Saving the best for last is Oxford University researcher at the Said Business School, Rachel Botsman’s “Who Can You Trust?” She examines how all these digital technologies: The internet, social media, blockchain, big data, algorithms, cryptocurrencies, are evolving. Many of these technologies brought people together with huge promise for democracy, expansion of human knowledge, and how they gradually altered the fundamental glue underlying all human societies: trust. This book is the most practical overview of all these innovations and trends in the digitization of industrial economies, a fitting sequel to Don Tapscott’s Blockchain Revolution (2016). Botsman updates the issues emerging in blockchain, distributed automated organizations (DAOs), smart contracts, as well as the cognitive biases and trust issues still unresolved. She covers the proliferation of cryptocurrencies and ICOs and the social media business models segmenting markets for advertisers and still driving societies apart.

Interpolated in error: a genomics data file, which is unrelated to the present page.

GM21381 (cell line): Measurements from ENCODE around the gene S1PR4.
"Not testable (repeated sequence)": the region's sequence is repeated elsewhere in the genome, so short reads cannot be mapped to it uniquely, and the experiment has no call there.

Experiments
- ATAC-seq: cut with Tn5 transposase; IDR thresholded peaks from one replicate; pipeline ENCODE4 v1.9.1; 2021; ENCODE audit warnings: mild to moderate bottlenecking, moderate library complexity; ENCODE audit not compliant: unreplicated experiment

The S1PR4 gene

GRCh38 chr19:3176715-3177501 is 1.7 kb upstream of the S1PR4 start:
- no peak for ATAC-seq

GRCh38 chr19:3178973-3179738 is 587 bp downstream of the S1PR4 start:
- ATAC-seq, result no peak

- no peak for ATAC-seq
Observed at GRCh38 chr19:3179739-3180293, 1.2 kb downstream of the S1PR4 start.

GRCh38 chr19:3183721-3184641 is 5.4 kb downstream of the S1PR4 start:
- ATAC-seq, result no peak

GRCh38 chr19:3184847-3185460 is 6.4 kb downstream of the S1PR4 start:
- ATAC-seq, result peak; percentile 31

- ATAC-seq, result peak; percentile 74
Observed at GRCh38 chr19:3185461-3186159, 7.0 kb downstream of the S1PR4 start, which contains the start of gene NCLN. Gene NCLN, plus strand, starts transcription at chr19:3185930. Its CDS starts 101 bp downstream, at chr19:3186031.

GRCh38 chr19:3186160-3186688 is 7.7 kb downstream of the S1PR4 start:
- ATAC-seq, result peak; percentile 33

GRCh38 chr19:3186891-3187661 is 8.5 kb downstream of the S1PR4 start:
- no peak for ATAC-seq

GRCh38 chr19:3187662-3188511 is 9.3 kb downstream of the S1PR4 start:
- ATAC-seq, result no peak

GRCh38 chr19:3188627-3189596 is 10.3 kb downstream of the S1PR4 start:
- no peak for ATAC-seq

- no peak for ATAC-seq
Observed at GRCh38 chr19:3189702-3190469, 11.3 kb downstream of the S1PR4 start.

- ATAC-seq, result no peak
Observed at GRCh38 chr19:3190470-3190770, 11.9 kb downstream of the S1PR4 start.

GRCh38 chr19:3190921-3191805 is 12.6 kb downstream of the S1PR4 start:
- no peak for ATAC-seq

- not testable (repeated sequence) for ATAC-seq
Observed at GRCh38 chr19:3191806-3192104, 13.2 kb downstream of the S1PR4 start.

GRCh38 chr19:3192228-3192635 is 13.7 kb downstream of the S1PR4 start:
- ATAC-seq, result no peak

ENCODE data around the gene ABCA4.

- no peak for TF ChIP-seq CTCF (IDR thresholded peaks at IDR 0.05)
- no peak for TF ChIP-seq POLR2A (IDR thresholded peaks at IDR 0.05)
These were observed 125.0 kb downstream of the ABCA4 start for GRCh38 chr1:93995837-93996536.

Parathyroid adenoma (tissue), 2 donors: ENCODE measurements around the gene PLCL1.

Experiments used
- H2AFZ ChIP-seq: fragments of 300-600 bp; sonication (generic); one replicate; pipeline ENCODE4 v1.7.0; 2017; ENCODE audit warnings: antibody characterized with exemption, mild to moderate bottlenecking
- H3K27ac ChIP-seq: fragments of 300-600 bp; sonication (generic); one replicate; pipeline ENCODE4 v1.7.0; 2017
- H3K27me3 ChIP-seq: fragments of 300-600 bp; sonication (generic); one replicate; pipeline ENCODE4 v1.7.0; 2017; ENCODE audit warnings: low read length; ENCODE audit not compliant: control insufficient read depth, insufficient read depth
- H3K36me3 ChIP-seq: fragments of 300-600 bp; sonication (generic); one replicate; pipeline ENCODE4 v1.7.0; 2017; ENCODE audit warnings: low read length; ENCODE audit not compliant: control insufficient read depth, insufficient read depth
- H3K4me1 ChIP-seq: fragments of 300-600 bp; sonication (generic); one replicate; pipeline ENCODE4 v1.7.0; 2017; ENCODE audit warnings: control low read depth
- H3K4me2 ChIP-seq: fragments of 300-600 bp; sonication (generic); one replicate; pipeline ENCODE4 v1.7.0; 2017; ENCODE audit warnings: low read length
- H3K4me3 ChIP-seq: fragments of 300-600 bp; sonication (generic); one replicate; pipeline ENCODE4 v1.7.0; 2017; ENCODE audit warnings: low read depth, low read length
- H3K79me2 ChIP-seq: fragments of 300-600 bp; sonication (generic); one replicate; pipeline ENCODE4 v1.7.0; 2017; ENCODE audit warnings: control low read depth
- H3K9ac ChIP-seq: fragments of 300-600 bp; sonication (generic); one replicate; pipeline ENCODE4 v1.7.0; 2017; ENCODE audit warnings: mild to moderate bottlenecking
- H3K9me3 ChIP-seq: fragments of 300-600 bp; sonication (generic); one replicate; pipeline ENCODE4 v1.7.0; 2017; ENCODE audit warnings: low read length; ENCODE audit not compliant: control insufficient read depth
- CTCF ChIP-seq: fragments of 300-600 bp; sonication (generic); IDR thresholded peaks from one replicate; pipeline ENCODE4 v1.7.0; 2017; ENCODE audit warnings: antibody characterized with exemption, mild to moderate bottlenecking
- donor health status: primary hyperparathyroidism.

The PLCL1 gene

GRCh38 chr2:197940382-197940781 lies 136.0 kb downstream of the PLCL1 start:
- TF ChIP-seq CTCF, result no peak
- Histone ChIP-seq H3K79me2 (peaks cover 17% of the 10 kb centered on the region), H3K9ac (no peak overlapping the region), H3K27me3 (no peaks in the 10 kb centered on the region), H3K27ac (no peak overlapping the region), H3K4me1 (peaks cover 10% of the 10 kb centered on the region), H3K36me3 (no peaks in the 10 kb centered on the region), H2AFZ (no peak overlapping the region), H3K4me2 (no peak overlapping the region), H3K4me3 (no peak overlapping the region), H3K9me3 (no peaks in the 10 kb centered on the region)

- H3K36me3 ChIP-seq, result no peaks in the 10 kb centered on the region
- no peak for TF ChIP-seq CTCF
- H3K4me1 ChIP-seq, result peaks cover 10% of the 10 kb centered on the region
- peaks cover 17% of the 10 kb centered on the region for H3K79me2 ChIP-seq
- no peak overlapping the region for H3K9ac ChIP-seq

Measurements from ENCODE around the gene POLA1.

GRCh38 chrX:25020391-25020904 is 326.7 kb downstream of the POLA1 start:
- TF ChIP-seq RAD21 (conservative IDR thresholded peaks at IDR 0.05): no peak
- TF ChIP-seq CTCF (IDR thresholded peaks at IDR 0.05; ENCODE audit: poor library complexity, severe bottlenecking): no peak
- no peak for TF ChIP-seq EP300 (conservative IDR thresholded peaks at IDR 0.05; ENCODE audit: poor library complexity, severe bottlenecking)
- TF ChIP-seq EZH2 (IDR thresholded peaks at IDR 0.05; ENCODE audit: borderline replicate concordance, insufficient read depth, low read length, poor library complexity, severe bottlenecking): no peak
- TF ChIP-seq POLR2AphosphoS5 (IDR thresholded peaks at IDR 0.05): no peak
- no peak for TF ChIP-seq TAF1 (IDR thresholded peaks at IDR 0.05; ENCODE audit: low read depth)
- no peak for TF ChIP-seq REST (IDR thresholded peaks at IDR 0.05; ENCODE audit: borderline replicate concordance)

Author Botsman has garnered rave reviews from luminaries Sherry Turkle of MIT, Andy Haldane of the Bank of England, Geoff Mulgan CEO of Britain’s National Endowment for Science, Technology and the Arts, Don Tapscott, author of Wikinomics (2010) and Blockchain Revolution. Botsman cautions us to slow down, pause and consider how to preserve society’s most precious and fragile asset: Trust.

Perhaps we should re-fund the still-dormant OTA to perform technology assessments on all these innovations, as former US congressman Rush Holt advocates from his new perch as President of the venerable American Association for the Advancement of Science (AAAS). The new GDPR now in effect has raised the stakes for all internet users. The global struggle over its governance still rages between the US, Russia and China at the International Telecommunications Union in Geneva, part of the United Nations, as discussed by Alexander Klimburg in “The Darkening Web” (2016).

These three books will keep asset managers up to date on how all these issues may affect the valuation of their portfolios.